During the first and second week of June, the contour and flight feathers filled in, and they started to exercise their wings, and on the 15th of June, I arrived to the site to discover the young crying from further down the cliff. Soon after arriving, I saw a peregrine fly really low, and land on a rock that was close to the ground, not the typical behavior of an adult. A look with binoculars revealed it to be one of the young peregrines. Continuing to survey the area, there was an adult perched down the cliff from the nest scrape looking up. Following the adult’s gaze, I discovered that there was still one young near the nest scrape, apparently not yet fledged. The adult continued to stare upwards at the youngster, not turning away. There must have been a lot of communication conveyed in the adult’s stare, as the young launched itself off the edge of the ledge and ended up on a nearby tree further down the cliff.
The last two weeks of June saw the young fledglings in the air more often as they improved their flying skills. Their flights were usually announced by one or more young vocalizing, followed by one or more young flying. They were soon at play sparring with each other, rolling and displaying talons; sometimes, they would lock talons for a short time. During this time, I also saw adults carry prey by the cliff and young try to snatch it in mid-air. As time went on, the young got more skilled and were successful on their first try. This is another skill that is used by breeding adults: mid-air food transfer.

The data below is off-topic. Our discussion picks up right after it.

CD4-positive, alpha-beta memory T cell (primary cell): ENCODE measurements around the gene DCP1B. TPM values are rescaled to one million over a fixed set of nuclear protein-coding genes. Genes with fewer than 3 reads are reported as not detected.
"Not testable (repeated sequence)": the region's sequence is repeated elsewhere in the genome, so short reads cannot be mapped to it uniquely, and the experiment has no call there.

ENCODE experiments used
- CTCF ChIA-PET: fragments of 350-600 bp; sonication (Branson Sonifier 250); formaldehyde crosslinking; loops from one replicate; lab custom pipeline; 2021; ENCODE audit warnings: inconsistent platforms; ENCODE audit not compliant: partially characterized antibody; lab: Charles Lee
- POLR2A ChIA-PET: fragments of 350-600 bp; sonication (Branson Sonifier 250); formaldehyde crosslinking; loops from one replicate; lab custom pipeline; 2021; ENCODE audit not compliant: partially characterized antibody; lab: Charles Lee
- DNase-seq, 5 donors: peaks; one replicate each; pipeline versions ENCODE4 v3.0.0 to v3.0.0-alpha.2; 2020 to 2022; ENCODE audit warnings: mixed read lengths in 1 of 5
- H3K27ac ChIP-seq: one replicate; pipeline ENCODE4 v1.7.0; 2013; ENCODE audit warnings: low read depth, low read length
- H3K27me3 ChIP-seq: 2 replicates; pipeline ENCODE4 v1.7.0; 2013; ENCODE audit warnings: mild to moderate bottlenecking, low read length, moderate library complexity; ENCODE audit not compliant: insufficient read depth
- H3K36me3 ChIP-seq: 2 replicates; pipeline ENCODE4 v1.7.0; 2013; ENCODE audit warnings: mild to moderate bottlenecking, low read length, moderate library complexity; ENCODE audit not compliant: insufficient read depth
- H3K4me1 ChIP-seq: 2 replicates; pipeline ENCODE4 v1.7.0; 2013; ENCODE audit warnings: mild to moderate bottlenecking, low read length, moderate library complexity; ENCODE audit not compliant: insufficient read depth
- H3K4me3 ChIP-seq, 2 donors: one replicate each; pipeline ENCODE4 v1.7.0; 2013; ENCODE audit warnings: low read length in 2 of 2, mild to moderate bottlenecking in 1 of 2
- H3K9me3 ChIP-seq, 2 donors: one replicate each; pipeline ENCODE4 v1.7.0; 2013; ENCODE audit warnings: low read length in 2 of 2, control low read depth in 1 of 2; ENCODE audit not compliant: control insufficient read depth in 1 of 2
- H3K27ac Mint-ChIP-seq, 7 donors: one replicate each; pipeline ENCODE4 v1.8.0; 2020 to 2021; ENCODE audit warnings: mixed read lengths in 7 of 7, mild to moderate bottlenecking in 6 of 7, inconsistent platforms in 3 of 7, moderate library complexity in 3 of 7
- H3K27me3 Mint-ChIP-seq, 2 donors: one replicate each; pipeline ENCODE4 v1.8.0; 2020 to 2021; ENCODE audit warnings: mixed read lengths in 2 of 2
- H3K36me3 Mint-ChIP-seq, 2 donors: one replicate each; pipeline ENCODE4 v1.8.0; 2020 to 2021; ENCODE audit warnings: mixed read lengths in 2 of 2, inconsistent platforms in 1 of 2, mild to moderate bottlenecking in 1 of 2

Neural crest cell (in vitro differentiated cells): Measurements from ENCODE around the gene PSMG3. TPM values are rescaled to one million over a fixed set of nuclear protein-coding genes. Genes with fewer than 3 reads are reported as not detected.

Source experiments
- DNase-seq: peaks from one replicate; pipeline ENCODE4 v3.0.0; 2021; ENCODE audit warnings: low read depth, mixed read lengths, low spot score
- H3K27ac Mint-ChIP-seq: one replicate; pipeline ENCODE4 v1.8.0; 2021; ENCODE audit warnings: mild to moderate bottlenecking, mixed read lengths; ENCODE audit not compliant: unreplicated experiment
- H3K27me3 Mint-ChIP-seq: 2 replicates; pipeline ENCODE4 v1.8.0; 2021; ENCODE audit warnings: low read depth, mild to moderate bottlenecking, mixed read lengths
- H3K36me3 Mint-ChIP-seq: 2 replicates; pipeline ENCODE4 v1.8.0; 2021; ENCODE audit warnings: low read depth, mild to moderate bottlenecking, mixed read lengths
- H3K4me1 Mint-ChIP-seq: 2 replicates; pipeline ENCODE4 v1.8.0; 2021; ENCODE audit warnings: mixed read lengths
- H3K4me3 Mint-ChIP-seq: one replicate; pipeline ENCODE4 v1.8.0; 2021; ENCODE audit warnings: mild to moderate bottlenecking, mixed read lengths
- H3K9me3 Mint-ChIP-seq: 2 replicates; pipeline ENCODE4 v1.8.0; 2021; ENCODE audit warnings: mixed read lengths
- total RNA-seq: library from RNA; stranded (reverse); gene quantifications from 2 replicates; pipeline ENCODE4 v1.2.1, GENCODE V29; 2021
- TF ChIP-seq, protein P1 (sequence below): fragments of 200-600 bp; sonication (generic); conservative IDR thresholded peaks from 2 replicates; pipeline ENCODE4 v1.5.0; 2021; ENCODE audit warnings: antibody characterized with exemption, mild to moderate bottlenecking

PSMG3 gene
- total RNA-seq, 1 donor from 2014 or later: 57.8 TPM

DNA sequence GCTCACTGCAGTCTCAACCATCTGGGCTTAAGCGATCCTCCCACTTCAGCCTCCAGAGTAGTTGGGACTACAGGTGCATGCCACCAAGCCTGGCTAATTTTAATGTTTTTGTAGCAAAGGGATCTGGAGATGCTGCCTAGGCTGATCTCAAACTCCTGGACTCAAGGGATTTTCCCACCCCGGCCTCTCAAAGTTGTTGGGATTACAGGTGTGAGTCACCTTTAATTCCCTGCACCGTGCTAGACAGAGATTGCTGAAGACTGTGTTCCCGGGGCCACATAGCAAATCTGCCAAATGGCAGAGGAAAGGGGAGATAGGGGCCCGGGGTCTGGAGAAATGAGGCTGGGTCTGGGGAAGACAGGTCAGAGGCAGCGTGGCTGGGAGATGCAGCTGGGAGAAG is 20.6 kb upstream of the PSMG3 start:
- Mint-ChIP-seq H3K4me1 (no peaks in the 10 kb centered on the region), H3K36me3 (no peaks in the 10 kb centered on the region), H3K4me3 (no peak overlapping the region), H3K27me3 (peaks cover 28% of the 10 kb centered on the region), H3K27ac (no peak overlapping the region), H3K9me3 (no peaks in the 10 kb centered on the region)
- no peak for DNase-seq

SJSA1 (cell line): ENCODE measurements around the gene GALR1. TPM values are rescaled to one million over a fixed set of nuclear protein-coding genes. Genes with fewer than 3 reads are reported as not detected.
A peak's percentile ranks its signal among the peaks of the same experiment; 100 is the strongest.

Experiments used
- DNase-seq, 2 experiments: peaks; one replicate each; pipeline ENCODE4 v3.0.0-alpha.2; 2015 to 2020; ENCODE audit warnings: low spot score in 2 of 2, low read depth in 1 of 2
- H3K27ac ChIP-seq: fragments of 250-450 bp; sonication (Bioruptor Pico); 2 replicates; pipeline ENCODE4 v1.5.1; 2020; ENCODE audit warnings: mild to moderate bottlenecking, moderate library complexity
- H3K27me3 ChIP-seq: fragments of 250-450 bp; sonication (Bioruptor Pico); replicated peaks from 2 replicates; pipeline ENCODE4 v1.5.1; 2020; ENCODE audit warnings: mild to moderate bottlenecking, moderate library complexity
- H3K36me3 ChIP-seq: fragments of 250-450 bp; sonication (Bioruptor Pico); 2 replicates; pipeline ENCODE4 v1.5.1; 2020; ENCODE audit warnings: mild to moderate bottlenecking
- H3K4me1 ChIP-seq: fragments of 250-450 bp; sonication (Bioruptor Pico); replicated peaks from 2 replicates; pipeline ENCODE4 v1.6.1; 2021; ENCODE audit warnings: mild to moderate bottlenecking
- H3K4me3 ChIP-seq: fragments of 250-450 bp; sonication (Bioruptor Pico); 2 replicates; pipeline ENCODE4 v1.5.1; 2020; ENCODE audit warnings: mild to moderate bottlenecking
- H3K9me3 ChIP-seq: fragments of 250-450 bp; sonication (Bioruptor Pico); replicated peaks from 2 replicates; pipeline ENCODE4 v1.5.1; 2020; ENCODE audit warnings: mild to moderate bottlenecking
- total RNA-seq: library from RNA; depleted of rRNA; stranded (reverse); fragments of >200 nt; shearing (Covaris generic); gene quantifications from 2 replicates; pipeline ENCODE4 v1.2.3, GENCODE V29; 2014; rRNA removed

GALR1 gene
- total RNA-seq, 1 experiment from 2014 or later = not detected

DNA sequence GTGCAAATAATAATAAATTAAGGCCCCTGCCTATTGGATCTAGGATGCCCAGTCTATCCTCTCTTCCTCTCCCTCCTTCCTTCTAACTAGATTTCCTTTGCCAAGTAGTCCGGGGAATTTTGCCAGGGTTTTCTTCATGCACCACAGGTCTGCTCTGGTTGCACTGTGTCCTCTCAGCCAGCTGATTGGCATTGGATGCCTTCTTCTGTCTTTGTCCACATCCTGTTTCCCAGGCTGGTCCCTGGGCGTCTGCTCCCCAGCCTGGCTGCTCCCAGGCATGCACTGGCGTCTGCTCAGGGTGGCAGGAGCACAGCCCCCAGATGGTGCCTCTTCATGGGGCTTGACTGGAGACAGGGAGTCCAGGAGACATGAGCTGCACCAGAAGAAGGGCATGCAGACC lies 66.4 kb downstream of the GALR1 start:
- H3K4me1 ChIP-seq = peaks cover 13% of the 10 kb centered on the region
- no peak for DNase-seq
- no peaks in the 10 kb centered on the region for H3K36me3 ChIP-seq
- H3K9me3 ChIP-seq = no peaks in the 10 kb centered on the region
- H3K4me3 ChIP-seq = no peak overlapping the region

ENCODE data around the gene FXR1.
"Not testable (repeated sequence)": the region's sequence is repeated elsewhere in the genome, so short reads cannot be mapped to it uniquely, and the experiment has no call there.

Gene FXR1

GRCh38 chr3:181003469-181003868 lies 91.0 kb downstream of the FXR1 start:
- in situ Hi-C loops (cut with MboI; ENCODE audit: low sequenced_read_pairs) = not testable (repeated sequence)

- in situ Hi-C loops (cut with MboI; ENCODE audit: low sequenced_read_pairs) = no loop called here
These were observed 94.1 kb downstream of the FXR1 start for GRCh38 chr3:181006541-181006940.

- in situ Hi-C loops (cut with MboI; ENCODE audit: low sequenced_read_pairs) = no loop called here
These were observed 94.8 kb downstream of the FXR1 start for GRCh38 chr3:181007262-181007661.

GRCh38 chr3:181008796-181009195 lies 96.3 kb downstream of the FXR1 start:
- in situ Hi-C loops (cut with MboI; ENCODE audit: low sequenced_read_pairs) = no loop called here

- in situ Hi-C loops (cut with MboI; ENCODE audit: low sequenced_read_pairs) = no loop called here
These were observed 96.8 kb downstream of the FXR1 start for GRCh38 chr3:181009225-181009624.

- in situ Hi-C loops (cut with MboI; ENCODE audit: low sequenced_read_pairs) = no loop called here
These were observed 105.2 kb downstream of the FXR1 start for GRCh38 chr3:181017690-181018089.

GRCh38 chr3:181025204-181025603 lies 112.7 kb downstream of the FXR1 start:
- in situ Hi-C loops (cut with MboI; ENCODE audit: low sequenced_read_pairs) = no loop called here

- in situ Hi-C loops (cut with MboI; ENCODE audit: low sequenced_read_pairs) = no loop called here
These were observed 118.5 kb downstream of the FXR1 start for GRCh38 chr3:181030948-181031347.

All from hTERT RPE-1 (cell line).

By July, the young were frequently flying en masse, and the opportunity arose to get a good count of total young fledged. Ultimately, I counted four young, plus the two adults. This was a productive year for this pair, and the young all made it past the initial point around fledging time when injuries and mortality can occur. On average, six out of 10 peregrine falcons do not survive their first year of life.
As humans entering the peregrines’ habitat, we should be good stewards of the peregrines in order to help in their comeback. If you are climbing or rappelling, or otherwise near a breeding area, please obey any warning signs from state wildlife agencies. Not only is it bad for the peregrines, but it is very distracting trying to work a proper rappel while an angry adult peregrine dives at your head trying to draw blood.